Tag: therapeutic relationship

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Existential Moment series

The Existential Moment: The “Good Enough Mother”

The “good enough mother” (later “good enough parent”) concept is not just a cute catchphrase but a powerful view into the parent-child relationship. It describes a mother who provides an environment that meets the child’s needs adequately but not perfectly, allowing the child to experience and manage frustration in a safe setting. This approach, often overlooked or assumed, plays a pivotal role in helping children develop resilience and independence as they learn that the world will not always cater to their needs immediately or perfectly. Winnicott argued that being a ‘good enough mother’ is crucial for healthy emotional and psychological development, as it balances care and challenge, enabling children to grow into well-rounded adults.

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Existential Moment series

The Existential Moment – Focus on the Interpersonal

Say what comes to your mind!

Researchers have unveiled a powerful adaptation of the classic Rorschach inkblot test in a groundbreaking development that some say is set to revolutionize therapeutic diagnostics. Dubbed “The Existential Rorschach,” this innovative tool is designed not only to probe the depths of the unconscious but to directly confront individuals with existential angst and the most profound existential givens: the inevitability of death, the quest for meaning in a seemingly indifferent universe, the terror of freedom, and the weight of personal responsibility. Using computational models based on chaos math and non-linear dynamics theory, a carefully curated series of AI-generated inkblots resembles cosmic disorder and the intricate patterns of life.

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Existential Moment series

The Existential Moment – The Ides of March

Historically, “The Ides of March” is best known as the date, March 15, 44 BC, when a group of Roman senators, including Brutus and Cassius, assassinated Julius Caesar. The event marked a significant turning point in Roman history, leading to the end of the Roman Republic and the rise of the Roman Empire.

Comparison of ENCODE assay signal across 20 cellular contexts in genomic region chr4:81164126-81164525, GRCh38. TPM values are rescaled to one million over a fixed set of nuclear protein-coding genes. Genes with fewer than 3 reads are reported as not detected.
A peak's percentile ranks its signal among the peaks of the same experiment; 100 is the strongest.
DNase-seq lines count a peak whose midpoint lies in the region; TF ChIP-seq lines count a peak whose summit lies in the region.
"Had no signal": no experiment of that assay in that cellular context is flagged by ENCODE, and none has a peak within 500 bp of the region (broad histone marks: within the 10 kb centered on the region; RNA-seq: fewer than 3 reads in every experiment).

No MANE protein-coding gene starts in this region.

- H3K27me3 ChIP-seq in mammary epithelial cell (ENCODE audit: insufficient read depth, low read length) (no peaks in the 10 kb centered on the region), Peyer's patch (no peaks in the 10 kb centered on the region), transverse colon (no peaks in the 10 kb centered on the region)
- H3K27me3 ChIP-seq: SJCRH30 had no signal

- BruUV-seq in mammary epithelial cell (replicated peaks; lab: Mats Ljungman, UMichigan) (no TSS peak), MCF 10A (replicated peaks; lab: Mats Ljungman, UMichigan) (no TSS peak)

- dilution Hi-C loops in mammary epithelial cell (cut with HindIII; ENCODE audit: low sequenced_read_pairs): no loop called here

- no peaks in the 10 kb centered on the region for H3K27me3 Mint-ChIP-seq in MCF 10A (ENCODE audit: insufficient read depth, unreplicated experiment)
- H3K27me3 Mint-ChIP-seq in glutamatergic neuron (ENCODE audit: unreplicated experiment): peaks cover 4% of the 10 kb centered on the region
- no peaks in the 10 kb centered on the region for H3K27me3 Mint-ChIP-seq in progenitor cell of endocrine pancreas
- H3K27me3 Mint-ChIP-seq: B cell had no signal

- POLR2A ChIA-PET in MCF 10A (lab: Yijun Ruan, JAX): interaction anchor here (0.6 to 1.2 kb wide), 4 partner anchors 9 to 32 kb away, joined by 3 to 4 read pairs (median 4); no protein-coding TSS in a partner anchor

Over time, “The Ides of March” became a metaphor for impending doom or betrayal, mainly due to the cultural impact of Shakespeare’s play. Now, the term can be used in various contexts as a reminder of the unpredictability of fate and the potential for sudden, unexpected, and tragic changes in life’s circumstances. It urges caution and awareness of potential dangers lurking around what might seem like any other day.

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Existential Moment series

The Existential Moment: On Caring

Existential-Humanistic therapy is relational and experiential. Care is a critical therapy component: letting our clients matter to and influence us.

In many cases, caring is pretty straightforward. We love our clients. Unconditional positive regard is easy. The only risk is maybe what we do with that affection. Alternatively, we might genuinely dislike our clients. That’s hard. Can we show care by simply…

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Existential Moment series

The Existential Moment: Fellow Travelers

E-H therapy is more a journey of exploration than a classroom or doctor’s office. The journey depends on a different, less hierarchical relationship. Of course, the therapist has a role, specific skills, and expertise. However, the relationship is one of collaboration, co-creation. The therapist and client are more “fellow travelers.”

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